QUARRY (5)

What happens beneath this weird structure? Is it malign or benign? Or maybe its love, two lovers lie looking up to the blue sky above, each dreaming of their future, but maybe they have different dreams of different futures… Or maybe time shifts and they sit up and step out into somewhere different… But again, I’m not sure I could sustain a story like that; I could write something as an exam piece, but 50,00 words?

BENVARDEN 37A dark pool… what was found in the bottom of it? Why was anyone looking in it anyway? Was it an innocent discovery, a gamekeeper cleaning the pool of weeds came across whatever it was? Was something innocent thrown in and as it was being rescued something else was found? A shoe thrown in by a child maybe, a ball, a set of golf clubs in a temper by a man who’d just lost several balls – I knew of that happening! Maybe friends were swimming, maybe a family were boating, maybe a hot dog jumped in to chase a duck? Maybe it’s a pool with a legend attached and a historian, archaeologist, folklorist investigates…

I don’t think any of these scenarios work for me… but I’ll wait and see… by this time tomorrow I might be so desperate for something to write, anything to write, I take up one and run with it!

Anniversary celebration in Ireland

It was our wedding anniversary last week and dear friends took us out to lunch… in Ireland! No, not the country, but a tiny hamlet in Bedfordshire. There was a very attractive pub called the Black Horse and we parked and went in to find it equally as attractive inside.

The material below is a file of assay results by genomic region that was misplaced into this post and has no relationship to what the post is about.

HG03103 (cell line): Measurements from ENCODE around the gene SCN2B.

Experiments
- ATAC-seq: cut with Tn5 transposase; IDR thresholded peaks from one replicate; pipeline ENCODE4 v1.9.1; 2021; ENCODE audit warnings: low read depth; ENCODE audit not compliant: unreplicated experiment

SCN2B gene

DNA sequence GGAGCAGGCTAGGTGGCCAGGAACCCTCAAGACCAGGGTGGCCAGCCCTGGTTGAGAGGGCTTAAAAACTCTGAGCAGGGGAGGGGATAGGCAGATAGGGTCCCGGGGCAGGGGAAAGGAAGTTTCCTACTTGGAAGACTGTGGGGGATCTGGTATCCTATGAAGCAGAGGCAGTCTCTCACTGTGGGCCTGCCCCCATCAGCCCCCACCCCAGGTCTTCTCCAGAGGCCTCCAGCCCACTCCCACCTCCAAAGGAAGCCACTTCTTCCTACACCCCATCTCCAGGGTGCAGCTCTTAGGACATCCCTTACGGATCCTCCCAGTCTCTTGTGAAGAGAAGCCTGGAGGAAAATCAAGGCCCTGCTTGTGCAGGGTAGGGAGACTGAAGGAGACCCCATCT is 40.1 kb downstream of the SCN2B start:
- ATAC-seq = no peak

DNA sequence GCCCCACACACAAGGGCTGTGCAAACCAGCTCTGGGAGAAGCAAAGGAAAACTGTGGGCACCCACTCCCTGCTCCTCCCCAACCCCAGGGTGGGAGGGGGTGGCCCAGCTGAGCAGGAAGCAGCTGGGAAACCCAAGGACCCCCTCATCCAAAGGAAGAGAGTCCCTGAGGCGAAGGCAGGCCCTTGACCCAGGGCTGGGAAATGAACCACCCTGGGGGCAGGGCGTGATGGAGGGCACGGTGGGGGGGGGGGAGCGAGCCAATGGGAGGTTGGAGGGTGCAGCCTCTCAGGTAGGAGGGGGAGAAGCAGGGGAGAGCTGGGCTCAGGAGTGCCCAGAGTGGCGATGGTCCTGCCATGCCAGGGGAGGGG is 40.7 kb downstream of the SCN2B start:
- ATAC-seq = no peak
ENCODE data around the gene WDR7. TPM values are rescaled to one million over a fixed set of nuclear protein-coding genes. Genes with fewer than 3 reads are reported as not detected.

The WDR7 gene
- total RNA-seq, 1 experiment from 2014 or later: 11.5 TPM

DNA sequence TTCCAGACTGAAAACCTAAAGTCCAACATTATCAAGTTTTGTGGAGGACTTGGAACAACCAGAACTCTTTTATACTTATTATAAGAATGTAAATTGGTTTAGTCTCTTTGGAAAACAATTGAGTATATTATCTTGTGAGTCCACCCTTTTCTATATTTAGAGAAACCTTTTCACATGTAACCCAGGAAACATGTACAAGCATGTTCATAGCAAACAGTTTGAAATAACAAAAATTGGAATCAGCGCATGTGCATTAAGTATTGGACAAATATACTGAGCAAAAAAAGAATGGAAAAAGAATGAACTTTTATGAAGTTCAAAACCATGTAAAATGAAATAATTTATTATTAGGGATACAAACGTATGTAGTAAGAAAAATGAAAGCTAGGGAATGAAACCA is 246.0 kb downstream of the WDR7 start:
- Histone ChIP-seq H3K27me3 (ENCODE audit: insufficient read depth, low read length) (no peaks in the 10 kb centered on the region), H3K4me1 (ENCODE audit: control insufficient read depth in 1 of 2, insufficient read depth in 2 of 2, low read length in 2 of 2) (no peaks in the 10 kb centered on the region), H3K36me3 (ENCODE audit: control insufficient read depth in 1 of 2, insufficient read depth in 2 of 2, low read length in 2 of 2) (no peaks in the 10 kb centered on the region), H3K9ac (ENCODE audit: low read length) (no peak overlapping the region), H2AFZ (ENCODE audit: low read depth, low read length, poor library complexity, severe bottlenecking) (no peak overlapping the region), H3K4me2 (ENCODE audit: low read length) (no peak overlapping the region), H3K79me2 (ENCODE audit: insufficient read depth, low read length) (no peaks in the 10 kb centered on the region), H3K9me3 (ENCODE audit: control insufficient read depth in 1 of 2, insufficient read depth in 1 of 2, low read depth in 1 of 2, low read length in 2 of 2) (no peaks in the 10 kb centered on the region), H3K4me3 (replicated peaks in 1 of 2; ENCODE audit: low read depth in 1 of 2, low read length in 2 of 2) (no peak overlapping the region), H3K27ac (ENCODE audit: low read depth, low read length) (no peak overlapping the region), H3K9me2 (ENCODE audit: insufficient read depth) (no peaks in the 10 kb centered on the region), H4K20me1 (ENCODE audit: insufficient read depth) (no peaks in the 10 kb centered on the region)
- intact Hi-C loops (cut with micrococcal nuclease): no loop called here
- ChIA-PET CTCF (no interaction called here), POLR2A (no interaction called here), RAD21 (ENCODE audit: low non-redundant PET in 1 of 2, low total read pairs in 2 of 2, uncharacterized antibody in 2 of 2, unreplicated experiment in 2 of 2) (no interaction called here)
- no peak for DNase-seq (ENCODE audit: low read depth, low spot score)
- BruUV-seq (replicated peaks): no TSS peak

We were shown through to a lovely table and were quickly attended to by a cheerful, friendly and smiling waitress who brought us water and menus and drinks. This was where it became difficult… such a wonderful menu I was hard-pressed to decide what to have! Should I have the moules mariniere… or the BBC cassoulet of beetroot, butter bean and chorizo, three of my most favourite ingredients? Or maybe the salade niçoise of beetroot and smoke mackerel – how yummy does that sound? Or maybe brawn?

I think we were in an extension at the back, but it all flowed through from the pub and bar area so beautifully with unusual art on the walls and many mirrors which made the area light and open and with a great feeling of space. There were tables to suit every sized party – we could have accommodated six on our table, we were adjacent to a table for two and in the window was a round table which could have comfortably accommodated eight. There were other tables, all with people sitting enjoying each other’s company and the super food, chatting and eating and spending a pleasant lunchtime.